Other events (complications) considered were bleeding (intracranial, major extracranial, and clinically relevant nonmajor bleeding) and transient ischemic attacks. These were possible in any of the health states.

A stroke could be followed by new events (recurrence), complications, and temporary or permanent interruption of treatment (with a treatment switch).

Risk of death varied according to the demographic characteristics of each patient (age and sex) and their health status.

Clinical Data

The clinical data for the model were mainly obtained from the phase III ENGAGE AF-TIMI 48 trial19 and available scientific evidence.

The monthly transition probabilities are shown in Table 1. It was assumed that the risk of an event increased with age.

Table 1.

Monthly Transition Probabilities and Age Adjustment Factors

Health States/Complications  Edoxaban,19 HR  VKA vs Edoxaban,19 HR  Age Adjustment Factor 
Ischemic  0.07  1.061  1.4021,b 
Hemorrhagic  0.02  1.888  1.9722,b 
Systemic embolism  0.01  1.543  1.2923,b 
Acute myocardial infarction  0.06  1.066  1.3024,b 
Intracranial  0.03  1.929  1.9722,b 
Major extracranial  0.20  1.103  1.9722,b 
Nonmajor (clinically relevant)  0.72  1.170  1.9722,b 
Transient ischemic attack  0.05  0.843  1.923,c 

VKA, vitamin K antagonist; HR, hazard ratio.


Based on the ENGAGE AF-TIMI 48 trial, it was assumed that 43% of strokes would be mild, 16% would be moderate, and 41% would be severe.


In 10 years.


In 5 years.

The monthly risk of stroke recurrence is 0.25% for ischemic stroke and 0.26% for hemorrhagic stroke.25 This risk increases to 0.44% following an acute myocardial infarction.25

Data on treatment interruption and switching following a stroke were based on the opinions of the expert group (Table 2).

Table 2.

Treatment Switches Due to Interruption

  Aspirin  DOAC  VKA  Interruption 
If treated with VKA, %
Ischemic stroke  90  10 
Hemorrhagic stroke  90 
If treated with DOAC, %
Ischemic stroke  50  50 
Hemorrhagic stroke  75  10  15 

DOAC, direct oral anticoagulant; VKA, vitamin K antagonist.

Three types of mortality were considered for the analysis: overall mortality26 (adjusted for the risk associated with AF, hazard ratio [HR] = 1.3427), mortality due to an acute event, and mortality after surviving an acute event (Table 3).19,28–32

Table 3.

Probability of Mortality Due to an Acute Event and After Surviving an Acute Event

Probability of mortality due to an acute event
Event  Probability (%)  Source 
Ischemic stroke
Mild  0.0  Assumption 
Moderate  16.8  Janes et al.28 
Severe  16.8  Janes et al.28 
Hemorrhagic stroke
Mild  0.0  Assumption 
Moderate  31.6  Janes et al.28 
Severe  31.6  Janes et al.28 
Systemic embolism  0.0  Giugliano et al.19 
Acute myocardial infarction  13.2  Scarborough et al.29 
Intracranial bleeding  31.6  Janes et al.28 
Major nonintracranial bleeding  0.0  Assumption 
Nonmajor bleeding (clinically relevant)  0.0  Assumption 
Transient ischemic attack  0.0  Assumption 
Probability of mortality after surviving an acute event
Previous event  HR*   
Ischemic/hemorrhagic stroke
Mild  3.18  Bronnum-Hansen et al.30 
Moderate  5.84  Henriksson et al.31 
Severe  15.75  Huybrechts et al.32 
Systemic embolism  5.45  Giugliano et al.19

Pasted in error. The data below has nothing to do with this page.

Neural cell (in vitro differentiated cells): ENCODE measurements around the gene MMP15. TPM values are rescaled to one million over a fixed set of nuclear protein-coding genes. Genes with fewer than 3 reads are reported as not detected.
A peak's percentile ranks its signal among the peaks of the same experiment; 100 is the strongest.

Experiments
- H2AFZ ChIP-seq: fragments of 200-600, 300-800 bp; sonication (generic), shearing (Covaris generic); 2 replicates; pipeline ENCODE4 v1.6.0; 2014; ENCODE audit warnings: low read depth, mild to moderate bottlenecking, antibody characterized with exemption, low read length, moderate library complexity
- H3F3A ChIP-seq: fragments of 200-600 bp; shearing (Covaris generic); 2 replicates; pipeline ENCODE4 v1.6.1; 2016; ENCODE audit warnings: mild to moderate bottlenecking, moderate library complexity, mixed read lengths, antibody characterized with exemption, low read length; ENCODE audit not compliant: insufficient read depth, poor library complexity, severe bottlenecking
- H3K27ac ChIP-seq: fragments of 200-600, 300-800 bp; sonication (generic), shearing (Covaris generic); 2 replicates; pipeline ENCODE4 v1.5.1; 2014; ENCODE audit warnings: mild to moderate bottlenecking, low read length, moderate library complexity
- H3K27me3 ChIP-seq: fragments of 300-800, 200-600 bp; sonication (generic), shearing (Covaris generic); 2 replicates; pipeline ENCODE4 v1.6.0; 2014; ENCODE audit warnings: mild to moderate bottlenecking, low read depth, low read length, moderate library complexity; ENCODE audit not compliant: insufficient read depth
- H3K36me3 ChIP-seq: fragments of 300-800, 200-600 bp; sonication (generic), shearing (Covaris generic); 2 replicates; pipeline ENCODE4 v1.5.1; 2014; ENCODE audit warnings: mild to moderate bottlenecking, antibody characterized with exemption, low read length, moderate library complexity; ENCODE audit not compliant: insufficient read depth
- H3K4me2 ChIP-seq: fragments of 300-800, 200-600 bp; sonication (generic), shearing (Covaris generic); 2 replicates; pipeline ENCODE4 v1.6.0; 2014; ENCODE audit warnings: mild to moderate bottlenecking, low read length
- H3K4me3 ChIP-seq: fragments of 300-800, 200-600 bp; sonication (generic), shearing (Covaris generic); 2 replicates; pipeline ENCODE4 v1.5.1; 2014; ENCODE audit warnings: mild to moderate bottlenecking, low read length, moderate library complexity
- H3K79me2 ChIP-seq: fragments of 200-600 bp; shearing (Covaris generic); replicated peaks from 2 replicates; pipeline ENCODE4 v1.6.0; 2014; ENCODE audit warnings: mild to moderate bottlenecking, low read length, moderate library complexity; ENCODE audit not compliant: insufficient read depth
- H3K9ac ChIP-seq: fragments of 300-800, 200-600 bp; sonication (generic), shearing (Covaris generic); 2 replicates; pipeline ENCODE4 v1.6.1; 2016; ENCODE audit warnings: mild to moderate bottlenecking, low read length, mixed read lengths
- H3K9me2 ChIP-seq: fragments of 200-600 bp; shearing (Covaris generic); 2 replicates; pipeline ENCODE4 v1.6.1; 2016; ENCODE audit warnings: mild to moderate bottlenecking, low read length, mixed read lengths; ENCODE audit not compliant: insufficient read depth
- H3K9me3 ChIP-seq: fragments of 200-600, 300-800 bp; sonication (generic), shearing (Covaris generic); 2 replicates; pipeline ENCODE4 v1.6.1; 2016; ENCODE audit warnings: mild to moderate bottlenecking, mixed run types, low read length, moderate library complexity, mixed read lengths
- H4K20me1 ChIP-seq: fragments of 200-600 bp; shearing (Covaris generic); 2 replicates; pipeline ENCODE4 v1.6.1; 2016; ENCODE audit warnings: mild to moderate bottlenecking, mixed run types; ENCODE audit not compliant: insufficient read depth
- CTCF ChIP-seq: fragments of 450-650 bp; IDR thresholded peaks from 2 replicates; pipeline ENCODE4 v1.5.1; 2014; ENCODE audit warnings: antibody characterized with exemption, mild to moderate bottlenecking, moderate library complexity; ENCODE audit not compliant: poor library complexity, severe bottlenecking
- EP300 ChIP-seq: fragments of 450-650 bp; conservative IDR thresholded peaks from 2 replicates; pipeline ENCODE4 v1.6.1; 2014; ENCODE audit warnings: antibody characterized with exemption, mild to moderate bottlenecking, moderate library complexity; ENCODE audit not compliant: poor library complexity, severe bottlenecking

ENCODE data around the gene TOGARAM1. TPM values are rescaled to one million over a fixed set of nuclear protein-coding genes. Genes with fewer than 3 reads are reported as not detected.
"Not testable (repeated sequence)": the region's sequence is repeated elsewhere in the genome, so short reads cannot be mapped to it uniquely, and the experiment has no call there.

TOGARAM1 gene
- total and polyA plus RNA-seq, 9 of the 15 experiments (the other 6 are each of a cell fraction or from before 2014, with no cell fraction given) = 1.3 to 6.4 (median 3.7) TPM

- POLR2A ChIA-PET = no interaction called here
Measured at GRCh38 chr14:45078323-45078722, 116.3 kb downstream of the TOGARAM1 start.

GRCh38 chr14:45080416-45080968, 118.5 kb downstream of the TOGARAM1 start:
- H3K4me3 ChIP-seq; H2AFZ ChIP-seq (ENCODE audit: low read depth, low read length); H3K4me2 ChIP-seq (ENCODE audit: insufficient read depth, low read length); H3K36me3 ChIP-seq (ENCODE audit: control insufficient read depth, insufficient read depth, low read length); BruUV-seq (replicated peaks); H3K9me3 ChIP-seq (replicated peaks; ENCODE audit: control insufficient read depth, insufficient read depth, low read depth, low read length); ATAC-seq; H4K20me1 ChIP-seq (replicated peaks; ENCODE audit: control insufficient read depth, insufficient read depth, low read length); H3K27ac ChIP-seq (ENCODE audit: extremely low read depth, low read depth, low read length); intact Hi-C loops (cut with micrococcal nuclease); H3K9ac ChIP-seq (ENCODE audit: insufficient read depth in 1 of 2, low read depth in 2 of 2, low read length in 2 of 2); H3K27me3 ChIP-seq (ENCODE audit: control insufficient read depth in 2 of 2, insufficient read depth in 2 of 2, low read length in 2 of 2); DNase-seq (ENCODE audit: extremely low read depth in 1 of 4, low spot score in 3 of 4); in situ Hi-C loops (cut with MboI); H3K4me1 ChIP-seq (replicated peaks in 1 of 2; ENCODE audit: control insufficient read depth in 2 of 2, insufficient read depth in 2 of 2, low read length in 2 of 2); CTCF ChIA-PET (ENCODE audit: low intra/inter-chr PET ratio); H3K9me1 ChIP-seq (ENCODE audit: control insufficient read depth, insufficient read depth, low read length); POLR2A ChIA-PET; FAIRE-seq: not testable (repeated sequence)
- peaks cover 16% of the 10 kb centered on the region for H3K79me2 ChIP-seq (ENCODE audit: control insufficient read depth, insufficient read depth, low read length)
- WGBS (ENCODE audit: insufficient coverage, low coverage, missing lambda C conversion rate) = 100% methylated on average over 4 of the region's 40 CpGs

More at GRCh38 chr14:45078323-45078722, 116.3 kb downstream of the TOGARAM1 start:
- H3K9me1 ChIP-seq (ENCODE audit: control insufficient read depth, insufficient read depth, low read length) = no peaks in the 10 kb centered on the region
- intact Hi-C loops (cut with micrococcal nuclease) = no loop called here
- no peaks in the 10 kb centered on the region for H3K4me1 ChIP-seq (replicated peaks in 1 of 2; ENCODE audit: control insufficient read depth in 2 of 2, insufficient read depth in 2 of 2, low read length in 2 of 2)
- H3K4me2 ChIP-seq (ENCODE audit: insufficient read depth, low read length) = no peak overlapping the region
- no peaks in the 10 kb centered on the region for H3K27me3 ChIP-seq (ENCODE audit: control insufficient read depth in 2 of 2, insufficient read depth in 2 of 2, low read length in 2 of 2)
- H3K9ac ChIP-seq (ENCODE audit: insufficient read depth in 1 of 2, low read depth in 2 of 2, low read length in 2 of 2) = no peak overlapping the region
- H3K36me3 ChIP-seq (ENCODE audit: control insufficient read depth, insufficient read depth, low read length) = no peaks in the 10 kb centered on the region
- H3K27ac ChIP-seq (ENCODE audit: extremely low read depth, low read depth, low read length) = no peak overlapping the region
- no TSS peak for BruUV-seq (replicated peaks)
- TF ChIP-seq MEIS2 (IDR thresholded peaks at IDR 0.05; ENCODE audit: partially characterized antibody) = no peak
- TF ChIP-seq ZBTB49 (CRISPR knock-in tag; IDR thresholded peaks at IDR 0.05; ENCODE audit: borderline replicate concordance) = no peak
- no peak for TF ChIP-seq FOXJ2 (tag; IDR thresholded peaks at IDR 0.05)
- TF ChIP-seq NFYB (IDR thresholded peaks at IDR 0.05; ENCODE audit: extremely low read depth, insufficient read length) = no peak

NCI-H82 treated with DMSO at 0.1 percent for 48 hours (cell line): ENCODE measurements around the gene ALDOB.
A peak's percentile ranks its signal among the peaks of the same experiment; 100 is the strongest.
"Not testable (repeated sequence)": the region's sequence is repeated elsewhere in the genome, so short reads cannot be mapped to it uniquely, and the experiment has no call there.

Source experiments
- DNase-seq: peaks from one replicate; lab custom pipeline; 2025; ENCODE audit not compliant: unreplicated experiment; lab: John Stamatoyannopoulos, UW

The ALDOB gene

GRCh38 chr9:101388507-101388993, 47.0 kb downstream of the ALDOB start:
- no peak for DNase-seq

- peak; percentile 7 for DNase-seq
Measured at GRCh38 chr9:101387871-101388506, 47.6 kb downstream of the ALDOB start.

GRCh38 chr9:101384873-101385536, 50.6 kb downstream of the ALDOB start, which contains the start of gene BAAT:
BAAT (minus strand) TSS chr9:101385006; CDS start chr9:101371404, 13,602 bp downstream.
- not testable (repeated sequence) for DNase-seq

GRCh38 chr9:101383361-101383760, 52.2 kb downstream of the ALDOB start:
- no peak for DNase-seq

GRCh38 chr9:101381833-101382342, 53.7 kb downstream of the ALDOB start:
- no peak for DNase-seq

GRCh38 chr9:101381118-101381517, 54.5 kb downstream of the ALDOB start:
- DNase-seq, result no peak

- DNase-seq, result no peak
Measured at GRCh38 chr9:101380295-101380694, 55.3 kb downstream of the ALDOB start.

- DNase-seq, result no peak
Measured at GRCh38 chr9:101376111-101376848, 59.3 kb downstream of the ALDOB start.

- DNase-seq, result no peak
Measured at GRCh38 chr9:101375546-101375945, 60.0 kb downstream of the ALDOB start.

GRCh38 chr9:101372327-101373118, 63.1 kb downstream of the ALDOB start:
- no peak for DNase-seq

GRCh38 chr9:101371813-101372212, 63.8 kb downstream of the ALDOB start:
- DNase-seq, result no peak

Acute myocardial infarction  3.36  Bronnum-Hansen et al.30 

HR, hazard ratio.


Vs total mortality.

Quality of Life

Quality-of-life utility scores in relation to health states fell on a scale of 0 (death) to 1 (perfect health). The utilities for each state and the loss of utility due to complications were taken from the literature (Table 4).33–38

Table 4.

Utilities Used in Model

  Utility  Source 
Health state
Stable nonvalvular atrial fibrillation  0.780  Khan et al.33 
Ischemic/hemorrhagic stroke
Mild  0.720  Gage et al.34 
Moderate  0.350  Gage et al.34 
Severe  0.070  Gage et al.34 
Systemic embolia  0.680  Sullivan et al.35 
Acute myocardial infarction  0.683  Lacey et al.36 
Intracranial bleeding  -0.107  Thomson et al.37 
Major nonintracranial bleeding  -0.107  Thomson et al.37 
Nonmajor bleeding (clinically relevant)  -0.058  Sullivan et al.35 
Transient ischemic attack  -0.103  Sullivan et al.38 

Despite having a stable INR, patients being treated with a VKA may experience a slight deterioration in quality of life due to anxiety about remaining within the therapeutic range and potential interactions between the drug and other medication or food.39 For the base case, we considered a loss of utility of 0.012 in these patients.40

Use of Resources and Costs

The direct medical costs considered were pharmacologic costs, VKA monitoring costs, and the treatment costs for each event.

Daily pharmacologic costs were calculated according to the established treatment regimens and retail prices,41 with application of the corresponding deduction.42 The resulting estimates were a daily cost of €2.58 for edoxaban (60mg/d) and €0.07 for acenocoumarol (2.75mg/d).

VKA therapy requires regular INR monitoring (14 tests a year43) and possible dose adjustments. According to the expert group, 50% of these tests would be performed in an in-hospital setting and 50% in an outpatient setting. The estimated costs were €20.15 and €30.89, respectively.44 The annual cost of INR monitoring was therefore set at €357.28.

The costs per event type were calculated using data from the relevant literature and opinions expressed by the expert group (Table 5).

Table 5.

Costs Associated With Health States in the Model

Concept  Cost, €  Source 
Acute event
Ischemic stroke
Mild  4721.04  APR-DRG 4545,46 
Moderate  4891.04  APR-DRG 4545,46 
Severe  6695.19  APR-DRG 4545,46 
Hemorrhagic stroke
Mild  5526.54  APR-DRG 4445,46 
Moderate  5654.92  APR-DRG 4445,46